Advertisement

Advertisement

I can also tell you that when we lost the baby in our care as foster parents who hoped to eventually adopt—while I was away on a trip to drive a car for a story, no less—it broke me.

I had become a dad and then not in such a short time, I had no idea how to live. I had railed against the world in the Bentley’s isolation. But most importantly, I felt like I had failed Alli. I wasn’t there to help her through anything. I was so far away and I couldn’t do anything. It was the darkest day of my life.

Yet, even though we had both gone through our own personal hells, without real hesitation we jumped back in when we received the call that Teo needed us a short time after Parker left. Looking upon his little face, I hoped the pain of the past couldn’t be repeated. That he would stay with us and we’d get to love him for the rest of our lives. But that’s the thing about hopes and wishes; they’re not certainty.


The road to Palm Springs from Los Angeles is an arrow, a straight shot across Interstate 10. Even in the madness of end-of-day traffic, from Downtown Los Angeles to destination took barely two hours. Time, however, seemed to stall. The sun remained in the sky longer than normal. It felt as if the world was turning slower under the weight of our grief. By the time we reached our destination, the inky, warm darkness of night in the desert actually made the world feel lighter.

Once we reached our hotel, however, blackness brought new demons. For three months, Teo and I would wake up around 3 a.m. and spend an hour laughing and eating before he fell asleep in my arms or on my chest. The repetition became ingrained. Muscle memory.

Again at 3 a.m., I woke—but to the nothingness of our hotel room. I tossed and turned until daylight. When Alli awoke, we headed back out into the desert, our hands interlocked, only breaking our grasp when shifting was necessary. We had hoped we could find some idea of peace. And for a little while, I think we both felt a calm come over us. At least calm enough to begin to collect our thoughts.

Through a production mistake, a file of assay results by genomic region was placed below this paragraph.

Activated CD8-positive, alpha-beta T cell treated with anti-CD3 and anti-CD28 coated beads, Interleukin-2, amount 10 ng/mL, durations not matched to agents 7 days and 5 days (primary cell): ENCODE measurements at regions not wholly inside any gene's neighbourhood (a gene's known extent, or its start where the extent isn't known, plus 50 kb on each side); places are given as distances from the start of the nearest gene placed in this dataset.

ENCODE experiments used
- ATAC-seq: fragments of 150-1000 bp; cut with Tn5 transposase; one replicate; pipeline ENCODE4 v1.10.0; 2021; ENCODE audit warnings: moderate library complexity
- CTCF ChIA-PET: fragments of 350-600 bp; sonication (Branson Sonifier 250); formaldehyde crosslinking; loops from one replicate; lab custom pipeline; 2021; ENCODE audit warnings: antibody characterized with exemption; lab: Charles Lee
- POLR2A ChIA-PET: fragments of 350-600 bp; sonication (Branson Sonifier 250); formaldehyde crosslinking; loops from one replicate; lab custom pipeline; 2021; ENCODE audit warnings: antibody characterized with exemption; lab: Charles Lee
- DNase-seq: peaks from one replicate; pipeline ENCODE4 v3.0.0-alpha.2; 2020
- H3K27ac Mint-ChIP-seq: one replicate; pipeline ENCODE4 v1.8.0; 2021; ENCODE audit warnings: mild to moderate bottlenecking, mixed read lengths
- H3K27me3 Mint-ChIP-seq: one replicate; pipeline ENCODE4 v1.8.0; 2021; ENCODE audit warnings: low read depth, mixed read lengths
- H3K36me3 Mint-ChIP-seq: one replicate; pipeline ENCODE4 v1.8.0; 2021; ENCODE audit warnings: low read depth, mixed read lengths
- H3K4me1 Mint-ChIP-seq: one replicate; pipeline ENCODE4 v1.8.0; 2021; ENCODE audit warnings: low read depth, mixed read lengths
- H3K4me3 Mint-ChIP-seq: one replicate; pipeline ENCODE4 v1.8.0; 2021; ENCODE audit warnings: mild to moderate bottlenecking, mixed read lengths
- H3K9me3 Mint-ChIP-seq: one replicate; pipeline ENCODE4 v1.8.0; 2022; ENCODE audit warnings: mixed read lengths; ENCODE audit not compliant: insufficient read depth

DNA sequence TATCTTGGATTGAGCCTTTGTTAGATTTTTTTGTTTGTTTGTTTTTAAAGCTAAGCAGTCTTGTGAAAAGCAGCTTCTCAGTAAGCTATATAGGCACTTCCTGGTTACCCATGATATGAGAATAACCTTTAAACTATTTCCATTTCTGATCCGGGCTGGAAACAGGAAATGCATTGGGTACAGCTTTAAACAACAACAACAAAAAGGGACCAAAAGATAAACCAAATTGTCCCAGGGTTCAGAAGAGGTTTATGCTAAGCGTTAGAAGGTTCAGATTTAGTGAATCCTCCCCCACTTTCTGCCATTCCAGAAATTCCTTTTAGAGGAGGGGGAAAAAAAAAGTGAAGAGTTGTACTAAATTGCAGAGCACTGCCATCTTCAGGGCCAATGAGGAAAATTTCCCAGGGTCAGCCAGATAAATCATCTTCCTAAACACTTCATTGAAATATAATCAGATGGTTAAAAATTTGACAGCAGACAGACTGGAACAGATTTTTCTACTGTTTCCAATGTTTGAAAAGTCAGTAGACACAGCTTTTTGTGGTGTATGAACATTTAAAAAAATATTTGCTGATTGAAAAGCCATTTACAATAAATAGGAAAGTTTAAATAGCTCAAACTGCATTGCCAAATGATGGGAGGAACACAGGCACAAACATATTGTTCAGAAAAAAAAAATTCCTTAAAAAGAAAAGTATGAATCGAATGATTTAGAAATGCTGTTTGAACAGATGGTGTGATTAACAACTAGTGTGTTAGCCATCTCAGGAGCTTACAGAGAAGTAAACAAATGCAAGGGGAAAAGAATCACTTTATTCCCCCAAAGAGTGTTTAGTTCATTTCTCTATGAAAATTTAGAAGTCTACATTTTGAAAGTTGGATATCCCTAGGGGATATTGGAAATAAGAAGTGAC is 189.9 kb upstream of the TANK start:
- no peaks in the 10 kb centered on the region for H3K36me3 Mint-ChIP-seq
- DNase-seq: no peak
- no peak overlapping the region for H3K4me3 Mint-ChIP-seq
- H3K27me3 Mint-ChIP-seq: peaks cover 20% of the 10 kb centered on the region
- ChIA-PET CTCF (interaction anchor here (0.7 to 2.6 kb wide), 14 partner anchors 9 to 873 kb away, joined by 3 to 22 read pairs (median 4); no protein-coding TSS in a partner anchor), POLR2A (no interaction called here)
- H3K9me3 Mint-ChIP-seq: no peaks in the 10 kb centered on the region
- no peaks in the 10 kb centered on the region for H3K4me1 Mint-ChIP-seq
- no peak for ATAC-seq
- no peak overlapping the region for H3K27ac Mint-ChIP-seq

Advertisement

Advertisement

Our little Miata gave us access to the empty skies and warmth and wind of the desert. We sped off in the two-seater to a hike through a slot canyon with a picturesque waterfall, a jewel nestled at its terminus. With each step along the trail, I began to feel more grounded, more at peace. John Muir wrote, “Break clear away once in awhile and climb a mountain or spend a week in the woods. Wash your spirit clean.” And I was breaking clear until, while taking a picture, I lost my balance and fell into the river. What should’ve been a funny moment, a laugh to break our mostly silent pilgrimage, turned to panic as I realized my phone—with all of my photos of baby Teo, all my happy memories of him—was my back pocket, under water.

Without concern for the pain from crashing against river rocks or the handful of welts and bruises that now littered my back and arms, I shot up like I had just scalded my skin and reached into my back pocket. To my amazement, the phone worked.

Slightly damp, but working. I scrolled through the last few photos of Teo giggling at me. I smiled at his sweet face.

The waterfall felt good, the cleansing force Muir suggested finding. The icy spring water jolted me into the present instead of dwelling on the past. I thought, at least for a moment, of the future, of having another in-need child coming into our lives. I remembered that becoming foster parents wasn’t for ourselves but for the children in need. The frigid stream and force of the waterfall brought clarity of purpose. I crawled to dry land and saw Alli, standing in the sunlight, looking incredulously at the falls and then at me, and I was reminded again of the pain of loving someone so much and then losing them. And I wished I could do more to make her happy.

Back down the mountain, we set off in the Miata once again. We had only filled a fraction of the day and weren’t sure what else to do. We knew we didn’t want to sit in the hotel staring at each other, the silence would be too unbearable. The distractions were helping and pushing away our thoughts on our empty apartment. We felt more human, less like a raw nerve, exposed to the world. The pain still shown through our smiles to one another though, but they felt less forced than the previous days.

Advertisement

Advertisement

From previous experience, I knew that the general isolation of a car ride sometimes helped, but there aren’t many roads capable of the sort of distraction we were looking for in the desert. Most are just long and straight and unremarkable. Nevertheless, with a short map search, we found a path that I had hoped would further quiet our restless souls.